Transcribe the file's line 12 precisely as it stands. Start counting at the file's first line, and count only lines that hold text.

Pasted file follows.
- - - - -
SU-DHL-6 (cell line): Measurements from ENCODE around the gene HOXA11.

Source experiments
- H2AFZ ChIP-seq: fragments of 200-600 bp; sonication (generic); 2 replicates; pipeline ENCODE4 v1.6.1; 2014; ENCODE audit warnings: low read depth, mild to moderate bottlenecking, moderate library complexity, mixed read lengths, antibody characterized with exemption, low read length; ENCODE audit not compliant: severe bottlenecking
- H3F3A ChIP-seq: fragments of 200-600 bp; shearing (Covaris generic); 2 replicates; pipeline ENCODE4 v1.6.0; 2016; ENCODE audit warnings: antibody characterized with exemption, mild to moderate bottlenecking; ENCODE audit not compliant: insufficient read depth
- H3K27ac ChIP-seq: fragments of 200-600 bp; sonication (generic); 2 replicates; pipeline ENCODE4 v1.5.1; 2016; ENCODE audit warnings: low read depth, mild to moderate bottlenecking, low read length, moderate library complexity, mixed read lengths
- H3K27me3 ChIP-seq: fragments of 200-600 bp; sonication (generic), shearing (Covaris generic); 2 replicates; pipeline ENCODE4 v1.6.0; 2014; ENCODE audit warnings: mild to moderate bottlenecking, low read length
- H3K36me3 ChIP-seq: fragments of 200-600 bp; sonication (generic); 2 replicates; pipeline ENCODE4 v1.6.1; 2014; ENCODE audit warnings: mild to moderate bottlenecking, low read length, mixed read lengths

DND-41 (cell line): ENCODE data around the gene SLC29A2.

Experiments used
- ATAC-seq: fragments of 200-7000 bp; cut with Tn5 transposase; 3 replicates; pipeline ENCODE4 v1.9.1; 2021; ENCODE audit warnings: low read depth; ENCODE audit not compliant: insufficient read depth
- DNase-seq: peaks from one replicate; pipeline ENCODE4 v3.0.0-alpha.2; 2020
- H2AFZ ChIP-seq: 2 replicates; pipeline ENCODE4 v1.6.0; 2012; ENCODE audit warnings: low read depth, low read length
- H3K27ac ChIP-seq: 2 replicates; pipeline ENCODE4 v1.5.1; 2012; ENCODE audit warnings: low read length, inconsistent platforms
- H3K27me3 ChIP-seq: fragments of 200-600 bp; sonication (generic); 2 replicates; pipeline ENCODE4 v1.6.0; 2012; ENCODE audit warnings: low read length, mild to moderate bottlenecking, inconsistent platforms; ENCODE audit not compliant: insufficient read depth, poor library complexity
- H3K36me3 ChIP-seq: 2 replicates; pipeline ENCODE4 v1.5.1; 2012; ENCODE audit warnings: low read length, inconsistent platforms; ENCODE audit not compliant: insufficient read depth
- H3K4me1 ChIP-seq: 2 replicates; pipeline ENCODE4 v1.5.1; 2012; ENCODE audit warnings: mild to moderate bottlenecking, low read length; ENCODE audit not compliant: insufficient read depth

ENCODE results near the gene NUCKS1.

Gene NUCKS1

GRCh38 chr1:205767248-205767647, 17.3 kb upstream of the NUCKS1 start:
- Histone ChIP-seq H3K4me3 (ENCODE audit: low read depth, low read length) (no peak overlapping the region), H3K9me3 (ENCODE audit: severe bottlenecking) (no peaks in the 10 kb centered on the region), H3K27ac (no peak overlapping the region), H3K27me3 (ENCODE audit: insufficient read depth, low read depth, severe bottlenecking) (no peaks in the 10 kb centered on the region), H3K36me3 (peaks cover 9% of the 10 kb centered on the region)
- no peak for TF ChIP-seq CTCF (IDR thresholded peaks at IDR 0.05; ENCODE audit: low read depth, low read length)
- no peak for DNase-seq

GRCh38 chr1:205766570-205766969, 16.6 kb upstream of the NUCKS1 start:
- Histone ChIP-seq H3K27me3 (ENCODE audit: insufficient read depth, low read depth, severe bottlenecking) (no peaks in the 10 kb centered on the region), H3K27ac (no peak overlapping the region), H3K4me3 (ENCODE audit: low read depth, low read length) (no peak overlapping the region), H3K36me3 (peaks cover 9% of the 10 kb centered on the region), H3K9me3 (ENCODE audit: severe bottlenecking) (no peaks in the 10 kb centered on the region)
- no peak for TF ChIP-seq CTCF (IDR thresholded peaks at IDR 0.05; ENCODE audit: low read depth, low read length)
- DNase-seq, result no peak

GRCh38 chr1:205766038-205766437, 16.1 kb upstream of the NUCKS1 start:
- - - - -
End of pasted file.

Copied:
- H2AFZ ChIP-seq: 2 replicates; pipeline ENCODE4 v1.6.0; 2012; ENCODE audit warnings: low read depth, low read length